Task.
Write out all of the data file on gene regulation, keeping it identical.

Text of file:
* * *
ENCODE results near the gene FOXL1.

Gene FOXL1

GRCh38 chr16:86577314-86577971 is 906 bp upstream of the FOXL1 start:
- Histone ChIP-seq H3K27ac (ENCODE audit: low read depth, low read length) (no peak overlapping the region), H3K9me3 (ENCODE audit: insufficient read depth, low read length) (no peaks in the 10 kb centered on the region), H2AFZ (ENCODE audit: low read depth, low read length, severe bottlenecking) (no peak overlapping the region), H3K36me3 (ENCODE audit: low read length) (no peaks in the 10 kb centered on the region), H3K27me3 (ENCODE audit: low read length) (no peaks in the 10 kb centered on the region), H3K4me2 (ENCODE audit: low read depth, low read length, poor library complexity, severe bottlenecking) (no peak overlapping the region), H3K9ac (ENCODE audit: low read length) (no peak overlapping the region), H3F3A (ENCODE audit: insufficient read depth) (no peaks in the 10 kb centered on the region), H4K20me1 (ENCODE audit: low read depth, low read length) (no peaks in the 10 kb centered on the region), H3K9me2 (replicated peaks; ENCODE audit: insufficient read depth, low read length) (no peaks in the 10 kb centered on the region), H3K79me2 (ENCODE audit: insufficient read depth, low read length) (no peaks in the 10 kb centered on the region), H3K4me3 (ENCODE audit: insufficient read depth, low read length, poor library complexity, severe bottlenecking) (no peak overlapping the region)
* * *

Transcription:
ENCODE results near the gene FOXL1.

Gene FOXL1

GRCh38 chr16:86577314-86577971 is 906 bp upstream of the FOXL1 start:
- Histone ChIP-seq H3K27ac (ENCODE audit: low read depth, low read length) (no peak overlapping the region), H3K9me3 (ENCODE audit: insufficient read depth, low read length) (no peaks in the 10 kb centered on the region), H2AFZ (ENCODE audit: low read depth, low read length, severe bottlenecking) (no peak overlapping the region), H3K36me3 (ENCODE audit: low read length) (no peaks in the 10 kb centered on the region), H3K27me3 (ENCODE audit: low read length) (no peaks in the 10 kb centered on the region), H3K4me2 (ENCODE audit: low read depth, low read length, poor library complexity, severe bottlenecking) (no peak overlapping the region), H3K9ac (ENCODE audit: low read length) (no peak overlapping the region), H3F3A (ENCODE audit: insufficient read depth) (no peaks in the 10 kb centered on the region), H4K20me1 (ENCODE audit: low read depth, low read length) (no peaks in the 10 kb centered on the region), H3K9me2 (replicated peaks; ENCODE audit: insufficient read depth, low read length) (no peaks in the 10 kb centered on the region), H3K79me2 (ENCODE audit: insufficient read depth, low read length) (no peaks in the 10 kb centered on the region), H3K4me3 (ENCODE audit: insufficient read depth, low read length, poor library complexity, severe bottlenecking) (no peak overlapping the region)